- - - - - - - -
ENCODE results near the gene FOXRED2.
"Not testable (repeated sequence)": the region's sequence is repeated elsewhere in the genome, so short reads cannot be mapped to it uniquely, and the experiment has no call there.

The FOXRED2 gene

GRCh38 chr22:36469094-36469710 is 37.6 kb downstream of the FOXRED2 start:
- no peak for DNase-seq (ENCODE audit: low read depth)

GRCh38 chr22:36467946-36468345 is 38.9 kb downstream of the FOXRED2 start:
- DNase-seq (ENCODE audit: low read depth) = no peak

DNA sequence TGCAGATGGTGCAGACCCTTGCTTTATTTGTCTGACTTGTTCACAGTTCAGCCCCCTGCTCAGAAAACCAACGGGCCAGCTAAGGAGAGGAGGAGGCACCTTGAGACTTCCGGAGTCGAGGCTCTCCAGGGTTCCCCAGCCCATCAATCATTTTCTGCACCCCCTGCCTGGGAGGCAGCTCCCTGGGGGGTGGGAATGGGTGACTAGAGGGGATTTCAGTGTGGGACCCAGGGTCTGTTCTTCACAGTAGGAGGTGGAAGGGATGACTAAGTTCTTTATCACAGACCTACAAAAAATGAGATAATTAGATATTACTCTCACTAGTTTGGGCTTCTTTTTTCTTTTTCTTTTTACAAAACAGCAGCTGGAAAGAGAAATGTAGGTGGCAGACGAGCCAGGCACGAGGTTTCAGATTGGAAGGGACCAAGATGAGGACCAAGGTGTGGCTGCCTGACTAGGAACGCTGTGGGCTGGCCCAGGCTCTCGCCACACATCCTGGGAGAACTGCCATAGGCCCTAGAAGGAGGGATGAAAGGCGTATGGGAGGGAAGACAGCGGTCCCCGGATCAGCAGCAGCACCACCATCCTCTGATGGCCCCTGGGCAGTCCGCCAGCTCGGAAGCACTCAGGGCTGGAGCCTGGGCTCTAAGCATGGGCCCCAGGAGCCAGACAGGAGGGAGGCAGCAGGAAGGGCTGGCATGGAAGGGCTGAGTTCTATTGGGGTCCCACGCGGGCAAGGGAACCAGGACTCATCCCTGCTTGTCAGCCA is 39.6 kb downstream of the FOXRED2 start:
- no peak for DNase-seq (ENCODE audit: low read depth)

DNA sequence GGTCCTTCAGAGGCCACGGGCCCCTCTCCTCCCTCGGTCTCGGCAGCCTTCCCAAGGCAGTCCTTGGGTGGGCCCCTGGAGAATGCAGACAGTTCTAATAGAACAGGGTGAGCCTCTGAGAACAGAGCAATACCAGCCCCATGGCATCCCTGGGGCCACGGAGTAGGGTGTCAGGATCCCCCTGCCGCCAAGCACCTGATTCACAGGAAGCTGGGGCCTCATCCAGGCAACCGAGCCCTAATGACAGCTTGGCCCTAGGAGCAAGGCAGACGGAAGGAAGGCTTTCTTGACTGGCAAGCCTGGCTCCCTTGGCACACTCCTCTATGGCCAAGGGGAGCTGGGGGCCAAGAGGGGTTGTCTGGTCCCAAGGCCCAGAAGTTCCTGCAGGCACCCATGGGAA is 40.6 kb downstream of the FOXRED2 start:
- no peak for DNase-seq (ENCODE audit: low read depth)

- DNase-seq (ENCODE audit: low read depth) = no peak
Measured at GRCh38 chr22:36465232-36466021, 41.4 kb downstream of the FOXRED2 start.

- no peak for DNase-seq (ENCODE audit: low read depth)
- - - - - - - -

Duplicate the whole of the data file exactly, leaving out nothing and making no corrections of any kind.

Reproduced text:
ENCODE results near the gene FOXRED2.
"Not testable (repeated sequence)": the region's sequence is repeated elsewhere in the genome, so short reads cannot be mapped to it uniquely, and the experiment has no call there.

The FOXRED2 gene

GRCh38 chr22:36469094-36469710 is 37.6 kb downstream of the FOXRED2 start:
- no peak for DNase-seq (ENCODE audit: low read depth)

GRCh38 chr22:36467946-36468345 is 38.9 kb downstream of the FOXRED2 start:
- DNase-seq (ENCODE audit: low read depth) = no peak

DNA sequence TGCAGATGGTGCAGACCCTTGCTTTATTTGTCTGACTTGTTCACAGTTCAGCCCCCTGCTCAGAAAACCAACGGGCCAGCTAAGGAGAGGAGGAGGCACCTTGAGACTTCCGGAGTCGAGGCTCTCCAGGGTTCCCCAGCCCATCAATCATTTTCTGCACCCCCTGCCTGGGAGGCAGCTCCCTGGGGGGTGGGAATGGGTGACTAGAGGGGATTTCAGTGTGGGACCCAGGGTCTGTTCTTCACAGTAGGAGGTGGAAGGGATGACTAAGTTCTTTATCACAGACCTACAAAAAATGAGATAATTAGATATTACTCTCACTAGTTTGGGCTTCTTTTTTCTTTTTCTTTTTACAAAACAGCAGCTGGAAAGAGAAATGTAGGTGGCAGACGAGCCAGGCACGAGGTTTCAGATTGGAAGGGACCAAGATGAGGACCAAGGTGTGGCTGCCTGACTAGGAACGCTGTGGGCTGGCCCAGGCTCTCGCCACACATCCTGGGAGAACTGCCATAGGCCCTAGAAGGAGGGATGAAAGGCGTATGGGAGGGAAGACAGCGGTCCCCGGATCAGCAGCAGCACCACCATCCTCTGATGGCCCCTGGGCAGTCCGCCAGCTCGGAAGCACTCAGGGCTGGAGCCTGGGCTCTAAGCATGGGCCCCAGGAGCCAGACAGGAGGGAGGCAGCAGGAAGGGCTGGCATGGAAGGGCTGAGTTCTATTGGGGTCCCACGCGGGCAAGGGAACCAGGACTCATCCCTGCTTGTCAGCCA is 39.6 kb downstream of the FOXRED2 start:
- no peak for DNase-seq (ENCODE audit: low read depth)

DNA sequence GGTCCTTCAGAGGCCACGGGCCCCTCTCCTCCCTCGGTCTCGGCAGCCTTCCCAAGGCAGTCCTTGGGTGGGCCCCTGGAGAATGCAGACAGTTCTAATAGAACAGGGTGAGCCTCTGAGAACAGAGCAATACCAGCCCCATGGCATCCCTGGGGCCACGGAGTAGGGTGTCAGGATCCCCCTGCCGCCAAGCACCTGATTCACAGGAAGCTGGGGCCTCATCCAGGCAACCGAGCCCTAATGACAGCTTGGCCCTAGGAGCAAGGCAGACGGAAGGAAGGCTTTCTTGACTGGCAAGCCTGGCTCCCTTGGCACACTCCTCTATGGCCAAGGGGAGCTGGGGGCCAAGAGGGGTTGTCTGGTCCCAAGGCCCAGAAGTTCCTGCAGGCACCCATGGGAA is 40.6 kb downstream of the FOXRED2 start:
- no peak for DNase-seq (ENCODE audit: low read depth)

- DNase-seq (ENCODE audit: low read depth) = no peak
Measured at GRCh38 chr22:36465232-36466021, 41.4 kb downstream of the FOXRED2 start.

- no peak for DNase-seq (ENCODE audit: low read depth)